Zimbelman continued a short distance in reverse, until two WCSO units were able to pin the U-Haul with their patrol vehicles. Multiple deputies and troopers approached the now stopped U-Haul on foot, surrounded it and ordered Zimbelman out. Zimbelman ignored their commands, stepped on the gas and began ramming the vehicles pinning him in, creating separation between the U-Haul and the patrol units. Zimbelman then speed forward at a high rate of speed, striking a WCSO deputy who was attempting to get him into custody and nearly striking additional deputies, troopers, a Sheriff’s K9 and his passenger. In response to this immediate threat of being hit by the U-Haul, several officers shot at Zimbelman. Zimbelman continued speeding forward, but crashed the U-Haul into a nearby unoccupied NHP unit a short distance away.
Zimbelman again attempted to drive the U-Haul, but due to the collision, he was unable to do so. The deputies and troopers again surrounded the U-Haul and ordered Zimbelman out. Zimbelman continued to ignore their commands and grasped a Glock .40 caliber handgun from inside the U-Haul and fired multiple times at the deputies and troopers until the gun was empty. One Deputy took cover behind a patrol vehicle that was struck multiple times by Zimbelman’s shots. In response to this new deadly threat, several WCSO deputies and an NHP trooper returned fire. Once the gunfire subsided, deputies were able to safely pull Zimbelman out of the U-Haul and check him for injuries. Deputies determined that Zimbelman had been hit during the gunfight and immediately began to perform life-saving measures until responding medical personnel took over.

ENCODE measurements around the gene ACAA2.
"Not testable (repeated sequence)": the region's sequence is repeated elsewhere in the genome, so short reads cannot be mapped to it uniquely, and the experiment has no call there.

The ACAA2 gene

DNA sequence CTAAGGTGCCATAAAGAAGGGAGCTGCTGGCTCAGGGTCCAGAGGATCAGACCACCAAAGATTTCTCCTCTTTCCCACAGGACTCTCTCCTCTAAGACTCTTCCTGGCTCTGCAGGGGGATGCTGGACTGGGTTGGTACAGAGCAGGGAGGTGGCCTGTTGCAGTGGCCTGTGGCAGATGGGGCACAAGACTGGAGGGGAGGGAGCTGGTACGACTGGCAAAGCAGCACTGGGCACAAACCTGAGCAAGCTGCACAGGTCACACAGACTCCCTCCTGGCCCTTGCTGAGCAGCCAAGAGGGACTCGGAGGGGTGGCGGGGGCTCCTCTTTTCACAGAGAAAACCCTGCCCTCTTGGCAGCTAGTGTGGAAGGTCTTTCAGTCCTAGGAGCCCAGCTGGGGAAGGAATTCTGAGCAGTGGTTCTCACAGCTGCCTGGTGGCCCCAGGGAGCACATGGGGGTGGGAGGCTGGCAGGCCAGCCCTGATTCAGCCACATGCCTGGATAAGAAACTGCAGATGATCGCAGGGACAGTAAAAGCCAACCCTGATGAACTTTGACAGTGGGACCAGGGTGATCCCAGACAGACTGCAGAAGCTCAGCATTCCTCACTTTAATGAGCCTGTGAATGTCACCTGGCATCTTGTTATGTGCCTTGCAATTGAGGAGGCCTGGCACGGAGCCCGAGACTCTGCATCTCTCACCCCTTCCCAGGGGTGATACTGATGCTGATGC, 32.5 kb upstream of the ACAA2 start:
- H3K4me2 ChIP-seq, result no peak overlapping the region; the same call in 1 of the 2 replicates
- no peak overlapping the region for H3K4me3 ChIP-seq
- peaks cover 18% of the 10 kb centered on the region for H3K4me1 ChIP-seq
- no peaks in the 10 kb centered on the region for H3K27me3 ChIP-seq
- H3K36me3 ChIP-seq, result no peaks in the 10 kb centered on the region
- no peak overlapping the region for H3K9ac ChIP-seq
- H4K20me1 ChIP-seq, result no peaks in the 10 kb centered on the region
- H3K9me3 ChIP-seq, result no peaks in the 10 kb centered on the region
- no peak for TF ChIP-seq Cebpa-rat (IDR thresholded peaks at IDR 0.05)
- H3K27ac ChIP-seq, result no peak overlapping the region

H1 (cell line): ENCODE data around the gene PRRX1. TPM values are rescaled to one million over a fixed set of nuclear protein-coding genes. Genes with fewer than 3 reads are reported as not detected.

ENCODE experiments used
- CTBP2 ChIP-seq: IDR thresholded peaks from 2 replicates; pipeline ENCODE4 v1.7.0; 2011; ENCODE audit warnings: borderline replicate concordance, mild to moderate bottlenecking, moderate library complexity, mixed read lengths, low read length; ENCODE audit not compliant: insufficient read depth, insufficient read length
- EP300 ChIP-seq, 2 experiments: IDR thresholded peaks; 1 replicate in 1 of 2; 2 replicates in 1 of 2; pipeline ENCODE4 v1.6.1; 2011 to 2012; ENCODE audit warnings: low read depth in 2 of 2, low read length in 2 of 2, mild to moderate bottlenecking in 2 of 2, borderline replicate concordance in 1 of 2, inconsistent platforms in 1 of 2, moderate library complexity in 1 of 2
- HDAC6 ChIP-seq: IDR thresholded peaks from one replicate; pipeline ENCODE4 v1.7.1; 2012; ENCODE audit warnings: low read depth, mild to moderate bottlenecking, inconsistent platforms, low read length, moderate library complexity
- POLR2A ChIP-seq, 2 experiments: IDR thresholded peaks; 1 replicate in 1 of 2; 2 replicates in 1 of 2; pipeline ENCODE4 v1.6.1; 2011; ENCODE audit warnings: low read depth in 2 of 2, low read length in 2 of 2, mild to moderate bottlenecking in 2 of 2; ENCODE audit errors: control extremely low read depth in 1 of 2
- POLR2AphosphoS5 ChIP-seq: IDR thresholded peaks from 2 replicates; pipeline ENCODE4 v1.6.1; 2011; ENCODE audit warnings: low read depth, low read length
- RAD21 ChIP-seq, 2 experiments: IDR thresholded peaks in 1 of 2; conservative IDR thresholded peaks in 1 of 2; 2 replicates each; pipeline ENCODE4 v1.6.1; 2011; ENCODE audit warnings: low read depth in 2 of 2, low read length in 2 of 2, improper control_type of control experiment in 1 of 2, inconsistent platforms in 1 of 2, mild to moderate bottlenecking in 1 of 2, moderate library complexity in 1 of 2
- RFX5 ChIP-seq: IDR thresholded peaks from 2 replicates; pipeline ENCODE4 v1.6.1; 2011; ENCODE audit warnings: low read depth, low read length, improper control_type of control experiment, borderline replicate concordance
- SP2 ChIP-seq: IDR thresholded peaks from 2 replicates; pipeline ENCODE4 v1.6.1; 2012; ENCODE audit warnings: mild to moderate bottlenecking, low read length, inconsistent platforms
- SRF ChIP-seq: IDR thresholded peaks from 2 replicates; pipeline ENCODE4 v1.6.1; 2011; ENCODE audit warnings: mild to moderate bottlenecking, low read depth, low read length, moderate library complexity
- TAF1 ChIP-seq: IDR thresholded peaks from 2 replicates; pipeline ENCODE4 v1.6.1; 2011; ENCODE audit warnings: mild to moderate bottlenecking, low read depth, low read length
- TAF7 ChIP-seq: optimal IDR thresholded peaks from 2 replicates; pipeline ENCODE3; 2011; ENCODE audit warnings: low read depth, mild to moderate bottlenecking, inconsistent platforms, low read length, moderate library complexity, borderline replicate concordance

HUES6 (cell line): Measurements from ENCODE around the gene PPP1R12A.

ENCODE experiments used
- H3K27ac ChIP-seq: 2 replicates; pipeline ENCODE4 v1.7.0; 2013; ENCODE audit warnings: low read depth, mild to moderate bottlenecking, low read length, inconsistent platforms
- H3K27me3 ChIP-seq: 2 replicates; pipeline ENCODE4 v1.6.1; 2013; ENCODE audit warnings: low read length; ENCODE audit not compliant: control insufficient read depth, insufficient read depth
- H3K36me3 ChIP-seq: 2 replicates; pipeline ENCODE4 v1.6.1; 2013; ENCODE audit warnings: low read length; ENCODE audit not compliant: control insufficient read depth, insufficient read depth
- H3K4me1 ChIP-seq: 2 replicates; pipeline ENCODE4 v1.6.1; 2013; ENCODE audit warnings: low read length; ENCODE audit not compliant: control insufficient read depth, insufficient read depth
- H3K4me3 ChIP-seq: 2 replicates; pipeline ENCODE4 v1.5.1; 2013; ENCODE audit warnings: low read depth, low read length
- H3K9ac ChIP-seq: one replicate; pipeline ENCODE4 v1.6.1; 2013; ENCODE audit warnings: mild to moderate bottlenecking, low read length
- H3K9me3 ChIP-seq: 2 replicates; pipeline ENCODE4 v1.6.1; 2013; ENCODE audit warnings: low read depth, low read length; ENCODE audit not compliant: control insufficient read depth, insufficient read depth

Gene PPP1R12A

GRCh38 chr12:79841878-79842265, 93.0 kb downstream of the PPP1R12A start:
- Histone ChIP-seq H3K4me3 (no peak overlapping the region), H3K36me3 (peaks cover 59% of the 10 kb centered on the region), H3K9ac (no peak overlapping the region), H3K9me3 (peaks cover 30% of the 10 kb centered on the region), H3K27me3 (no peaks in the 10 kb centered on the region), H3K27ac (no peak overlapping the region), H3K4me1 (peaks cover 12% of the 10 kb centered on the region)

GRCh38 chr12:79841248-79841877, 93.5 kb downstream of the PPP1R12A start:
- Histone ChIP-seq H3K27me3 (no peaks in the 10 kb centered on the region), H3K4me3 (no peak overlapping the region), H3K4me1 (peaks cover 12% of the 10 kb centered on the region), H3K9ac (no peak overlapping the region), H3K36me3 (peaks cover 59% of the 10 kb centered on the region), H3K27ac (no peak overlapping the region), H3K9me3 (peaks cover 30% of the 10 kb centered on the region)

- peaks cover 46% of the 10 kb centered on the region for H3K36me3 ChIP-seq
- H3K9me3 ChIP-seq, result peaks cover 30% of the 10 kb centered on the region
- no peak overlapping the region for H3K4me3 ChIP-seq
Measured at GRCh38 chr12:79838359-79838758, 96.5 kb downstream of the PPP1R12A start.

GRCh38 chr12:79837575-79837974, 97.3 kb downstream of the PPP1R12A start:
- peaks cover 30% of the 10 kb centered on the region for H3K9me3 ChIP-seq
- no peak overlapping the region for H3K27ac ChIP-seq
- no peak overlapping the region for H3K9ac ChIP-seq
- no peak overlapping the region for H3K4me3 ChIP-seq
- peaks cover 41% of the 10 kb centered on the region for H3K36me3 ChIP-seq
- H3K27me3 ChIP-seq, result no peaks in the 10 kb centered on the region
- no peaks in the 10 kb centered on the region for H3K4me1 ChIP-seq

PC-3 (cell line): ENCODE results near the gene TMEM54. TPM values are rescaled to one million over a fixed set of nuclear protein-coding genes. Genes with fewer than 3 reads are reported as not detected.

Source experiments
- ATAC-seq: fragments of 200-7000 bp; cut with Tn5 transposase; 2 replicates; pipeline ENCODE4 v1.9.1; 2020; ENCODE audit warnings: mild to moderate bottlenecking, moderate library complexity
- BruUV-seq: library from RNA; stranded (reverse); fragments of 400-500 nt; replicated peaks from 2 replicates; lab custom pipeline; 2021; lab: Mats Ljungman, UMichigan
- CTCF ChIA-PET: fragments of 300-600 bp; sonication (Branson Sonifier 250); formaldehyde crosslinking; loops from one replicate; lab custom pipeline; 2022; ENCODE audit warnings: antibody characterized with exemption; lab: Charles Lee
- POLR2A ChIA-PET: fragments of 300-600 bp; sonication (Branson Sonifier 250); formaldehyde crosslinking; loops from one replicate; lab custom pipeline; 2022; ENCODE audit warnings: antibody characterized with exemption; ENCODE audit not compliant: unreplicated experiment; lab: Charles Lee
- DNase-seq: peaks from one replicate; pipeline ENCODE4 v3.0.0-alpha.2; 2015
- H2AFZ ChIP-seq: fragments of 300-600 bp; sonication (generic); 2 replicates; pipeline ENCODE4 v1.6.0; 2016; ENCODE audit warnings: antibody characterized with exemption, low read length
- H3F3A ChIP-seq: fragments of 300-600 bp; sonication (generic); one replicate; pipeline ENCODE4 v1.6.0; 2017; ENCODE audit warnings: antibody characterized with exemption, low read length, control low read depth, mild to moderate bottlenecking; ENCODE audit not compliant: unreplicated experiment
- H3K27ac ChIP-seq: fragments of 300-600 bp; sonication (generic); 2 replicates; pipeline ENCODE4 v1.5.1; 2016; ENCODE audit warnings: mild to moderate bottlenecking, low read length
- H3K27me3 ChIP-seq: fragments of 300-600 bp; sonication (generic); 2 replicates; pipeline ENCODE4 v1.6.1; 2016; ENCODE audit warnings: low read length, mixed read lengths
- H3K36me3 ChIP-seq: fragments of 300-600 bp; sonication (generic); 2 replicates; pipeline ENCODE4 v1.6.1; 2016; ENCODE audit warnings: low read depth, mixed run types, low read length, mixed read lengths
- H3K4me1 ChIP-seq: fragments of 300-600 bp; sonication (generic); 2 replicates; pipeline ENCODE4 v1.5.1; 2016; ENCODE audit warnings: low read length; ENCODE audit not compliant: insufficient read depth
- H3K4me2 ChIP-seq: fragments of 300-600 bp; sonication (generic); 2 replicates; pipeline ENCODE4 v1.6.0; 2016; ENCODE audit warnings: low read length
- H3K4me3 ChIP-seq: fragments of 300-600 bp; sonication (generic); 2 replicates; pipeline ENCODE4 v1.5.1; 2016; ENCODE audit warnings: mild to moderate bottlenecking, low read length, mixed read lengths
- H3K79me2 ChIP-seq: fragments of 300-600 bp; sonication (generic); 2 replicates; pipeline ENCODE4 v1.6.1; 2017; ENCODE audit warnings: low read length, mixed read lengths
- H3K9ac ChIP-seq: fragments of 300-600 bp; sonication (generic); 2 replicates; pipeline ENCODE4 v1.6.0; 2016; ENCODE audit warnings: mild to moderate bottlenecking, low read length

Zimbelman was ultimately pronounced dead at the scene. An autopsy would later determine that Zimbelman died of gunshot wounds and had significantly high levels of Methamphetamine in his system.
Consistent with the regionally-adopted Officer Involved Shooting (OIS) Protocol, the Reno Police Department (RPD) led the investigation and the Sparks Police Department (SPD) provided secondary investigative support. The WCSO – Forensic Science Division provided forensic services and this office provided legal guidance and expertise at the scene, including assistance in obtaining search warrants.